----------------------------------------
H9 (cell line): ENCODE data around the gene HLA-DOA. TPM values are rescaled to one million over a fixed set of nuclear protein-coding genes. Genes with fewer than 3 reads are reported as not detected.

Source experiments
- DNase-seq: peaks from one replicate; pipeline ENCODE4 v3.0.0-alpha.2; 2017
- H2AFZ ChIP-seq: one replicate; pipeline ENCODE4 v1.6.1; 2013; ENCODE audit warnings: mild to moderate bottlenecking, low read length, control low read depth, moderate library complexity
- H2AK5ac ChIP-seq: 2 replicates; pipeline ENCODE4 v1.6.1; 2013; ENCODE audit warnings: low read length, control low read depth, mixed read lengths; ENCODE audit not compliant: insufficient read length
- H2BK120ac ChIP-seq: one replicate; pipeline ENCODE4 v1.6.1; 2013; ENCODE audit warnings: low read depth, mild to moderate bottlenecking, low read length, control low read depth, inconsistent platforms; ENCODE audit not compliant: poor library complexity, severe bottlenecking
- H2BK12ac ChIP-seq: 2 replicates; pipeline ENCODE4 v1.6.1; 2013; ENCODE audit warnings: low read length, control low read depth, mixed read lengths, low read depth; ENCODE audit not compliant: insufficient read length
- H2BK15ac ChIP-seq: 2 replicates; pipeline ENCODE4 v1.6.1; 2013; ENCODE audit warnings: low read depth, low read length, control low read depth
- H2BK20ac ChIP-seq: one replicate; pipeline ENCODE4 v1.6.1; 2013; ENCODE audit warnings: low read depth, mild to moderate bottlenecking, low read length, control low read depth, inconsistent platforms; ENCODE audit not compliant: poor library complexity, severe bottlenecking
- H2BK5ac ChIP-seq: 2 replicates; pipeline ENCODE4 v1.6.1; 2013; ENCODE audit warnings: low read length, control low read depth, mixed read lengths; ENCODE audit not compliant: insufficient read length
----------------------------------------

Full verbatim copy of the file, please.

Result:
H9 (cell line): ENCODE data around the gene HLA-DOA. TPM values are rescaled to one million over a fixed set of nuclear protein-coding genes. Genes with fewer than 3 reads are reported as not detected.

Source experiments
- DNase-seq: peaks from one replicate; pipeline ENCODE4 v3.0.0-alpha.2; 2017
- H2AFZ ChIP-seq: one replicate; pipeline ENCODE4 v1.6.1; 2013; ENCODE audit warnings: mild to moderate bottlenecking, low read length, control low read depth, moderate library complexity
- H2AK5ac ChIP-seq: 2 replicates; pipeline ENCODE4 v1.6.1; 2013; ENCODE audit warnings: low read length, control low read depth, mixed read lengths; ENCODE audit not compliant: insufficient read length
- H2BK120ac ChIP-seq: one replicate; pipeline ENCODE4 v1.6.1; 2013; ENCODE audit warnings: low read depth, mild to moderate bottlenecking, low read length, control low read depth, inconsistent platforms; ENCODE audit not compliant: poor library complexity, severe bottlenecking
- H2BK12ac ChIP-seq: 2 replicates; pipeline ENCODE4 v1.6.1; 2013; ENCODE audit warnings: low read length, control low read depth, mixed read lengths, low read depth; ENCODE audit not compliant: insufficient read length
- H2BK15ac ChIP-seq: 2 replicates; pipeline ENCODE4 v1.6.1; 2013; ENCODE audit warnings: low read depth, low read length, control low read depth
- H2BK20ac ChIP-seq: one replicate; pipeline ENCODE4 v1.6.1; 2013; ENCODE audit warnings: low read depth, mild to moderate bottlenecking, low read length, control low read depth, inconsistent platforms; ENCODE audit not compliant: poor library complexity, severe bottlenecking
- H2BK5ac ChIP-seq: 2 replicates; pipeline ENCODE4 v1.6.1; 2013; ENCODE audit warnings: low read length, control low read depth, mixed read lengths; ENCODE audit not compliant: insufficient read length